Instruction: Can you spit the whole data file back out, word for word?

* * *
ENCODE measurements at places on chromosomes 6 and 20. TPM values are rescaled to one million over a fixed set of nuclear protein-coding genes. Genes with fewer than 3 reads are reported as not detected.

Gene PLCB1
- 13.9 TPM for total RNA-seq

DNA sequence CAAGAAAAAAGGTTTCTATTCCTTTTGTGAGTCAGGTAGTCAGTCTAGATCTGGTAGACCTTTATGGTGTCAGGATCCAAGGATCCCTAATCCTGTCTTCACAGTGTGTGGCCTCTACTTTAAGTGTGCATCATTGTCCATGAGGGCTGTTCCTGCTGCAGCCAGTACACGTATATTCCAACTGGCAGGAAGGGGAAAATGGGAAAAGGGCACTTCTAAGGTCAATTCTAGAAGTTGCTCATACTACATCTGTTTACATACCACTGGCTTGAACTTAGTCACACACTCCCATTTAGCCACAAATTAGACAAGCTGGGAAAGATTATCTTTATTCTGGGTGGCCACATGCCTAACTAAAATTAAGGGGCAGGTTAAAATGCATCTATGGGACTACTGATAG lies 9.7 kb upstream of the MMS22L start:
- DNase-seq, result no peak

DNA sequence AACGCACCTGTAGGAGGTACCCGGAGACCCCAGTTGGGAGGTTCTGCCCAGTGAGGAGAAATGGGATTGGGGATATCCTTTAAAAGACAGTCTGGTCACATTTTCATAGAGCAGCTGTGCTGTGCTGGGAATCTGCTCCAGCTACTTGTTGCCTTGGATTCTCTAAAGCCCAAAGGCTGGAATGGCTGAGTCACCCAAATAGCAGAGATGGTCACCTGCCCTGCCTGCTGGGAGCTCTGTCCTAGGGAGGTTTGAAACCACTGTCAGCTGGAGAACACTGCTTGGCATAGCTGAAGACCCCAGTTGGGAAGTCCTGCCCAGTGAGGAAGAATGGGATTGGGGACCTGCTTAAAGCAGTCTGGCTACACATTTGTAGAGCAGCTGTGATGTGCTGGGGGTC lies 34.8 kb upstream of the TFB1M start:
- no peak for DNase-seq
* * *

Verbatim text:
ENCODE measurements at places on chromosomes 6 and 20. TPM values are rescaled to one million over a fixed set of nuclear protein-coding genes. Genes with fewer than 3 reads are reported as not detected.

Gene PLCB1
- 13.9 TPM for total RNA-seq

DNA sequence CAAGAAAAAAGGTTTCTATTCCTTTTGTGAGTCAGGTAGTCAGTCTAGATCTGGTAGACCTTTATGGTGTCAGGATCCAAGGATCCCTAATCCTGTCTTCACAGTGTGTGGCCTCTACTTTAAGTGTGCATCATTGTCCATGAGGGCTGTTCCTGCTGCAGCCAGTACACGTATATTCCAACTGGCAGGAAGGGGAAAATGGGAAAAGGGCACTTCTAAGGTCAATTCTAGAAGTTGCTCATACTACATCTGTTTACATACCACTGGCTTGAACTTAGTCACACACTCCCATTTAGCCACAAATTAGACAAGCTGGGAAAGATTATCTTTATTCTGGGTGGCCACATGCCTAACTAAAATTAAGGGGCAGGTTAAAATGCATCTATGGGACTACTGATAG lies 9.7 kb upstream of the MMS22L start:
- DNase-seq, result no peak

DNA sequence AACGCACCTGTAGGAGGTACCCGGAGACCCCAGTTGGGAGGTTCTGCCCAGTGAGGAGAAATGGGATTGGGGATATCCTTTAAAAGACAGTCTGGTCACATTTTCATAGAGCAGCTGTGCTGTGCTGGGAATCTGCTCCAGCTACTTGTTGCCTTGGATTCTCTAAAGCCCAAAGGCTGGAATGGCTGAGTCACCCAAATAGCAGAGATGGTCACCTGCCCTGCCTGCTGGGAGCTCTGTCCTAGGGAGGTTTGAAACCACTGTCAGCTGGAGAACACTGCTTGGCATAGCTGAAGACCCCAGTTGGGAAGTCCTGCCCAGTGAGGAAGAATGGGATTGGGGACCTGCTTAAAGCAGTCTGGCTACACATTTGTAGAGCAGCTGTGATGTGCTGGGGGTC lies 34.8 kb upstream of the TFB1M start:
- no peak for DNase-seq